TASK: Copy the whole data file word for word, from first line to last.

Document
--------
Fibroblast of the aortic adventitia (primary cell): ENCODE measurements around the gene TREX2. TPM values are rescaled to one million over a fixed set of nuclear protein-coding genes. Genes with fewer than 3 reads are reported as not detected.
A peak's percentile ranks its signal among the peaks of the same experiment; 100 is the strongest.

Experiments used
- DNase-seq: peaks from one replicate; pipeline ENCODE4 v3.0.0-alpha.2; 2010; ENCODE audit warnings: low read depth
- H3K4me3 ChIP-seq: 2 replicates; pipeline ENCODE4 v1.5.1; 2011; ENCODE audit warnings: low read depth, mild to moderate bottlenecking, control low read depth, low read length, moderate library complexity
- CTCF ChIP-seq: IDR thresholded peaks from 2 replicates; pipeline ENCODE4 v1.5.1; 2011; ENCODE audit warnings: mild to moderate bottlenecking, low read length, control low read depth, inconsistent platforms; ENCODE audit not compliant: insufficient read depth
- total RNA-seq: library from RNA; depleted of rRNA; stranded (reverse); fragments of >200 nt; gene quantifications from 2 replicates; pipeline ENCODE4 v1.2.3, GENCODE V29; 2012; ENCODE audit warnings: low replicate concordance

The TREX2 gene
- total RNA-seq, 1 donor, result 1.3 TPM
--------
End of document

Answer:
Fibroblast of the aortic adventitia (primary cell): ENCODE measurements around the gene TREX2. TPM values are rescaled to one million over a fixed set of nuclear protein-coding genes. Genes with fewer than 3 reads are reported as not detected.
A peak's percentile ranks its signal among the peaks of the same experiment; 100 is the strongest.

Experiments used
- DNase-seq: peaks from one replicate; pipeline ENCODE4 v3.0.0-alpha.2; 2010; ENCODE audit warnings: low read depth
- H3K4me3 ChIP-seq: 2 replicates; pipeline ENCODE4 v1.5.1; 2011; ENCODE audit warnings: low read depth, mild to moderate bottlenecking, control low read depth, low read length, moderate library complexity
- CTCF ChIP-seq: IDR thresholded peaks from 2 replicates; pipeline ENCODE4 v1.5.1; 2011; ENCODE audit warnings: mild to moderate bottlenecking, low read length, control low read depth, inconsistent platforms; ENCODE audit not compliant: insufficient read depth
- total RNA-seq: library from RNA; depleted of rRNA; stranded (reverse); fragments of >200 nt; gene quantifications from 2 replicates; pipeline ENCODE4 v1.2.3, GENCODE V29; 2012; ENCODE audit warnings: low replicate concordance

The TREX2 gene
- total RNA-seq, 1 donor, result 1.3 TPM